Small Changes Big Differences
I was perfectly content with the standard P365, it has been my everyday carry since I purchased it to do my first P365 article, but then I tried the XL. So how do you make a great little gun even better?
Well, the quick take on the changes is a little longer slide and barrel, a longer grip with a more pronounced beavertail, a couple more rounds, a flared and beveled magazine well, an X Series flat trigger, and a sight plate that allows a micro red dot to replace the rear iron sight.
The honest truth is in the past I was never a big Sig fan. I bought a used 226 back in the ’90s and was unimpressed and hadn’t seen anything since that changed my mind. That is until the P365. I even paid full retail at a local shop to get that gun for the article since the line to get one from Sig was long and I wasn’t willing to wait.
My standards haven’t changed but something at Sig certainly has. I don’t know if it’s new management, the addition of experienced shooters to their core team, feedback from the professional shooters now representing Sig, a combination of all of the above or something else entirely, but they are now producing firearms designed for shooters.
I don’t know who deserves the credit for the turnaround, but it’s noticeable. So much so that I have also purchased a 320 and an MPX PCC in the last year.
A Little Tight
The initial shooting session with the XL didn’t go quite as well as planned. I had some occurrences of the slide failing to go back to battery while shooting. I had noticed that the slide was a bit difficult to rack when cycling by hand and apparently it was just a bit too tight to do so under recoil.
I contacted Sig Customer Service and they were very responsive and arranged for me to send it back for inspection (yes, even before I mentioned I was doing a review of it, I saved that until the end of the conversation).
However, a couple of hundred rounds downrange over the weekend before I sent it back and the problem had completely disappeared. I sent it back for the check-up anyway and they could find no issues and couldn’t replicate the problem.
I’ve had several custom guns built over the years and there is definitely a balance between accuracy and reliability. A gun’s tolerances have to be tight between the barrel, slide, and frame to make a gun accurate but also loose enough to ensure it functions reliably. All those custom guns required a few hundred rounds to be shot in and it appeared the XL was just on the tight side of those tolerances and also needed a couple of hundred rounds to settle in.
It’s important to shoot several hundred rounds through any new gun purchased for defense to ensure it is going to function when you need it. It’s equally critical that the testing rounds be done with the ammunition you intend to carry in the gun, not just some ball or training ammo.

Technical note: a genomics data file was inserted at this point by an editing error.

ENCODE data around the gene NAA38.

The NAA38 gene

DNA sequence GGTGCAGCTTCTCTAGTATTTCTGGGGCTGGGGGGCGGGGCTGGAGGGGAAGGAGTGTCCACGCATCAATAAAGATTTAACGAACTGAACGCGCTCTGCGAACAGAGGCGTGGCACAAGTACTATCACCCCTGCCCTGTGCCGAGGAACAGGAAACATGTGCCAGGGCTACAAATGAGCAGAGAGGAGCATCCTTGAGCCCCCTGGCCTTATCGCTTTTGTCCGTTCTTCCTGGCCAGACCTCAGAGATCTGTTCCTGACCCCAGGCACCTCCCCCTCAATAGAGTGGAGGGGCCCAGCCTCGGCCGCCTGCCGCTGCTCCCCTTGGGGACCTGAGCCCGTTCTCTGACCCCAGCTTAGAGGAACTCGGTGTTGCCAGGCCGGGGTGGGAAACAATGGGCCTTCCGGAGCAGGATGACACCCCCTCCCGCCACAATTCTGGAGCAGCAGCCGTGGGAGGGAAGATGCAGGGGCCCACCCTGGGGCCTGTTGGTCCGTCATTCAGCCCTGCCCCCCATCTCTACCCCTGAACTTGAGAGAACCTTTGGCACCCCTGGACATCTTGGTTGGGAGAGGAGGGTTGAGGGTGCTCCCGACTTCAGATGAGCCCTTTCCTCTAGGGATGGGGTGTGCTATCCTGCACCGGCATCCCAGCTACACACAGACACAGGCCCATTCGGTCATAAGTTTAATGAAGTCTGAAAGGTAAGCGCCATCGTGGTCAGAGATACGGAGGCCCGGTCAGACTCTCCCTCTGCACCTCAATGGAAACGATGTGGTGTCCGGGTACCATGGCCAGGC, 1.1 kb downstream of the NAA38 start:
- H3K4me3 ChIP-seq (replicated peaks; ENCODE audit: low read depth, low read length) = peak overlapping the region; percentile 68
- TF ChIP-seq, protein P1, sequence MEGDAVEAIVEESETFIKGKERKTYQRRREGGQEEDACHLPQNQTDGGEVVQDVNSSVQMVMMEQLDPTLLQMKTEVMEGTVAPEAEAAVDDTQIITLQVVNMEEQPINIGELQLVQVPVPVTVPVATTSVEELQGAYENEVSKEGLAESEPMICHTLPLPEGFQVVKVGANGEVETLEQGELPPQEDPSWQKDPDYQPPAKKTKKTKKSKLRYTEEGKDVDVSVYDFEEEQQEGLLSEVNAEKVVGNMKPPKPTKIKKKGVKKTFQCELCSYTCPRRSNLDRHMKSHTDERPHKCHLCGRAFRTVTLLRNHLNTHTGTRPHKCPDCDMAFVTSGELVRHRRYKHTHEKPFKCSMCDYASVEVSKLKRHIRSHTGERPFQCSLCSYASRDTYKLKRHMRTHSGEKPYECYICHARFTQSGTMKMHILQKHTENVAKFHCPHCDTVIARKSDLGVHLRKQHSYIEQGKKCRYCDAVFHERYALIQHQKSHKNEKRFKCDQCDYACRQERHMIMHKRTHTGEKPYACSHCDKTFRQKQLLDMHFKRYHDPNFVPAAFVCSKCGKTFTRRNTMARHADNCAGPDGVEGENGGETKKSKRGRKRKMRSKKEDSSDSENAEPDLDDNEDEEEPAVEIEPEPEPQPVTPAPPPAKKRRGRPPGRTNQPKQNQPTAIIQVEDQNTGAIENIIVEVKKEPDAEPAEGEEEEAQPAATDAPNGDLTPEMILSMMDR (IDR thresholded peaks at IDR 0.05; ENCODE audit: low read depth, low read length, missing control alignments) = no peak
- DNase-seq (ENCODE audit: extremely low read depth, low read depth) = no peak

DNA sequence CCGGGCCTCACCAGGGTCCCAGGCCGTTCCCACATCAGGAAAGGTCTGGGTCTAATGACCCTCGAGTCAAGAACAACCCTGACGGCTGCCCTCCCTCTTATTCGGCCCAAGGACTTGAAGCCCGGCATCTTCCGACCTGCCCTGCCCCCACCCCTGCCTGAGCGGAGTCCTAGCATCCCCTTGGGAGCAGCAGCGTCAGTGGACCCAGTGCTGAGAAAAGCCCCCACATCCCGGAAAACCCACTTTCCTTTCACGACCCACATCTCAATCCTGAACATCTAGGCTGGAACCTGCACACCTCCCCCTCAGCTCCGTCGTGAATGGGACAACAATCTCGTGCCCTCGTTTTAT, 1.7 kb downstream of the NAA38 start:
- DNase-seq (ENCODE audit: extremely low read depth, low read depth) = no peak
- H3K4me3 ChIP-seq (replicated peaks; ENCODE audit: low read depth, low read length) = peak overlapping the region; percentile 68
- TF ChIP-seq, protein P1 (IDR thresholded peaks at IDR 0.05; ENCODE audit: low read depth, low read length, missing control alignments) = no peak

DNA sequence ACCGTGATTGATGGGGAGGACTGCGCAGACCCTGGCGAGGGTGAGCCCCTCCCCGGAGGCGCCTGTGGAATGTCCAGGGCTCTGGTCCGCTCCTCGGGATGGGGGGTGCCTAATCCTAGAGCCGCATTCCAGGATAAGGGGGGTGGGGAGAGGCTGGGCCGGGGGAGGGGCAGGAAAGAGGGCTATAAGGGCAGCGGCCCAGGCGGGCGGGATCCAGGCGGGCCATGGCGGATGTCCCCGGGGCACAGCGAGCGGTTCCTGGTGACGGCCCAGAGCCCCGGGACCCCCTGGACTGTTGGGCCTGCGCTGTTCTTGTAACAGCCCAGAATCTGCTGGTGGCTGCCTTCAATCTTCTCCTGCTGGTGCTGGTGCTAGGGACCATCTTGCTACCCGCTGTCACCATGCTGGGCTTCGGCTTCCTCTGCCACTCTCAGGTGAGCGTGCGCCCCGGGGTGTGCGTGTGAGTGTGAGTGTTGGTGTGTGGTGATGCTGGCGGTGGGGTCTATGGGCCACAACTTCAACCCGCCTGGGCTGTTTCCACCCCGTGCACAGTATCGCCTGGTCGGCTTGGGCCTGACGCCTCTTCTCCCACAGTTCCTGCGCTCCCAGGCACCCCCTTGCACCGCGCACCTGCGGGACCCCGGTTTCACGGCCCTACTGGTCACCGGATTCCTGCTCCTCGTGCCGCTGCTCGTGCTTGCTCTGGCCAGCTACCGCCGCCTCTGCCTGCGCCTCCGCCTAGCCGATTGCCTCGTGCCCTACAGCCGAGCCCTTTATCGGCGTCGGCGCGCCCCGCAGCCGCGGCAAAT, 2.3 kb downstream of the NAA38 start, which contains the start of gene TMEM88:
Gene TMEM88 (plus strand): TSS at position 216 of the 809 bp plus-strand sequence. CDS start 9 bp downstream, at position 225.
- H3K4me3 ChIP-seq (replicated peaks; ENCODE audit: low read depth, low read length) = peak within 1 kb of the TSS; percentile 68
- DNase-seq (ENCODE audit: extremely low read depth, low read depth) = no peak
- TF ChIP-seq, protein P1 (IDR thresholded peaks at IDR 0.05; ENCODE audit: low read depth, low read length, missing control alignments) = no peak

The little Sig functioned flawlessly at this point and ate every weight and type of ammunition offered without a hiccup. The softest recoiling was the Hornady 100 grn Critical Defense Light and it is my go-to ammo for testing a gun’s functionality.
The Once Over
The new slightly longer X Series grip is what really makes the XL a winner for me. I was carrying the 12-round extended magazine in my regular 365 already and that’s the length of the new grip and flat based 12 round magazine. It fills the hand well and gives just the right amount of grip to have great control of the handgun.
The new grip also has a nicely flared magazine well that makes reloading the gun a breeze compared to the original model. Due to the shorter grip of the original model, I could never seem to get the magazines to drop free without hitting the heel of my hand.
With the new X series grip length, the mags drop free and the beveled magazine well guides the tapered mags right in for fast reloads. The other subtle difference is that the new grip has a slightly extended beavertail area for the web of your hand, keeping you from gripping it too high and having the slide hit your hand.
Aside from the length, the XL grip retained the same P365 grip dimensions as well as the deeply undercut trigger guard, texture, and grip inlet allowing easy reach to the trigger.
The added barrel/ slide length does give a bit more sight radius and makes hitting targets easier. The small added length down in the holster hasn’t impacted my ability to carry, draw, or use it in training events at all.
Obviously, the XL is a bit longer in both height and length than the original 365, but now with the extended 15 round magazine, it is closer in capability to a Glock 19 than to the sub-compacts. The XL is still shorter than a 19 and just a little taller with the 15 round magazine inserted. However, it is slimmer and the grip is noticeably smaller.
The X Series flat trigger breaks when it is straight up and down during the trigger travel. This seems to eliminate the tendency for a right-handed shooter to push to the left which occurs when a trigger has to travel too far to the rear and the hand curls.
The trigger broke at an average weight of 5.4 lbs. on my trigger scale. This is slightly lighter than my original P365 and very shootable. It worked out well for the accuracy and performance portions of the XL evaluation.
Weight- 20.7 oz
Barrel Length- 3.7”
Action- Semi-auto striker
Sights- XRay3 Day/ Night (tritium)
Another notable update on the XL is the removable rear sight plate that allows for adding a small red dot sight. I haven’t had a chance to get a micro red dot and give it a try on the XL, but I’m hoping other manufacturers jump on the bandwagon and start producing red dot sights that fit. Eliminating the sight alignment errors on sub-compacts may make these guns viable replacements for even mid-sized pistols.